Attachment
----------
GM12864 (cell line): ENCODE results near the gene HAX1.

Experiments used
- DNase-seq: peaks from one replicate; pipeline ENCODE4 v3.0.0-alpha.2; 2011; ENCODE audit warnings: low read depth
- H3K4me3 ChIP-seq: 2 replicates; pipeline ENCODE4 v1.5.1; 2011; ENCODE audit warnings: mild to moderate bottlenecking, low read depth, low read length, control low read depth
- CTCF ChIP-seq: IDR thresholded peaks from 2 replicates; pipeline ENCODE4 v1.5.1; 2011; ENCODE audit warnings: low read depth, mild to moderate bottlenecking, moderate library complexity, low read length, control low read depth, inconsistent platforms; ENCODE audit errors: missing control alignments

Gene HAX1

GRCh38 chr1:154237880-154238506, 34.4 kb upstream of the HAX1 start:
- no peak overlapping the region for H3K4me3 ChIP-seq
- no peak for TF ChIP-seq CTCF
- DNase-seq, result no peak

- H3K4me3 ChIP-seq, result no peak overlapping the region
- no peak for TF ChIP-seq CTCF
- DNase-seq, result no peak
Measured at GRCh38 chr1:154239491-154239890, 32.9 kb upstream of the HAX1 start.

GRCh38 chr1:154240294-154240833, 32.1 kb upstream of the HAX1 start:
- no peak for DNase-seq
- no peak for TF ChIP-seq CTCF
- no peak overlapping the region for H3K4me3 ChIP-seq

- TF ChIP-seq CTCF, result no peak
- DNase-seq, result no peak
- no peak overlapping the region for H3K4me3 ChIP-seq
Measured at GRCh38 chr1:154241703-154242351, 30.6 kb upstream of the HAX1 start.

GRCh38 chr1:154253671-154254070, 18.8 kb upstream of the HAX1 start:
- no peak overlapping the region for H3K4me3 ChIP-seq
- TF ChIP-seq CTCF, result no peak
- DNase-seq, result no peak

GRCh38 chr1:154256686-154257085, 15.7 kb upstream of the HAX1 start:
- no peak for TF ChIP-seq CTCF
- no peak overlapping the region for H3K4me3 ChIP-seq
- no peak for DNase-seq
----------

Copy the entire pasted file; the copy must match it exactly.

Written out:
GM12864 (cell line): ENCODE results near the gene HAX1.

Experiments used
- DNase-seq: peaks from one replicate; pipeline ENCODE4 v3.0.0-alpha.2; 2011; ENCODE audit warnings: low read depth
- H3K4me3 ChIP-seq: 2 replicates; pipeline ENCODE4 v1.5.1; 2011; ENCODE audit warnings: mild to moderate bottlenecking, low read depth, low read length, control low read depth
- CTCF ChIP-seq: IDR thresholded peaks from 2 replicates; pipeline ENCODE4 v1.5.1; 2011; ENCODE audit warnings: low read depth, mild to moderate bottlenecking, moderate library complexity, low read length, control low read depth, inconsistent platforms; ENCODE audit errors: missing control alignments

Gene HAX1

GRCh38 chr1:154237880-154238506, 34.4 kb upstream of the HAX1 start:
- no peak overlapping the region for H3K4me3 ChIP-seq
- no peak for TF ChIP-seq CTCF
- DNase-seq, result no peak

- H3K4me3 ChIP-seq, result no peak overlapping the region
- no peak for TF ChIP-seq CTCF
- DNase-seq, result no peak
Measured at GRCh38 chr1:154239491-154239890, 32.9 kb upstream of the HAX1 start.

GRCh38 chr1:154240294-154240833, 32.1 kb upstream of the HAX1 start:
- no peak for DNase-seq
- no peak for TF ChIP-seq CTCF
- no peak overlapping the region for H3K4me3 ChIP-seq

- TF ChIP-seq CTCF, result no peak
- DNase-seq, result no peak
- no peak overlapping the region for H3K4me3 ChIP-seq
Measured at GRCh38 chr1:154241703-154242351, 30.6 kb upstream of the HAX1 start.

GRCh38 chr1:154253671-154254070, 18.8 kb upstream of the HAX1 start:
- no peak overlapping the region for H3K4me3 ChIP-seq
- TF ChIP-seq CTCF, result no peak
- DNase-seq, result no peak

GRCh38 chr1:154256686-154257085, 15.7 kb upstream of the HAX1 start:
- no peak for TF ChIP-seq CTCF
- no peak overlapping the region for H3K4me3 ChIP-seq
- no peak for DNase-seq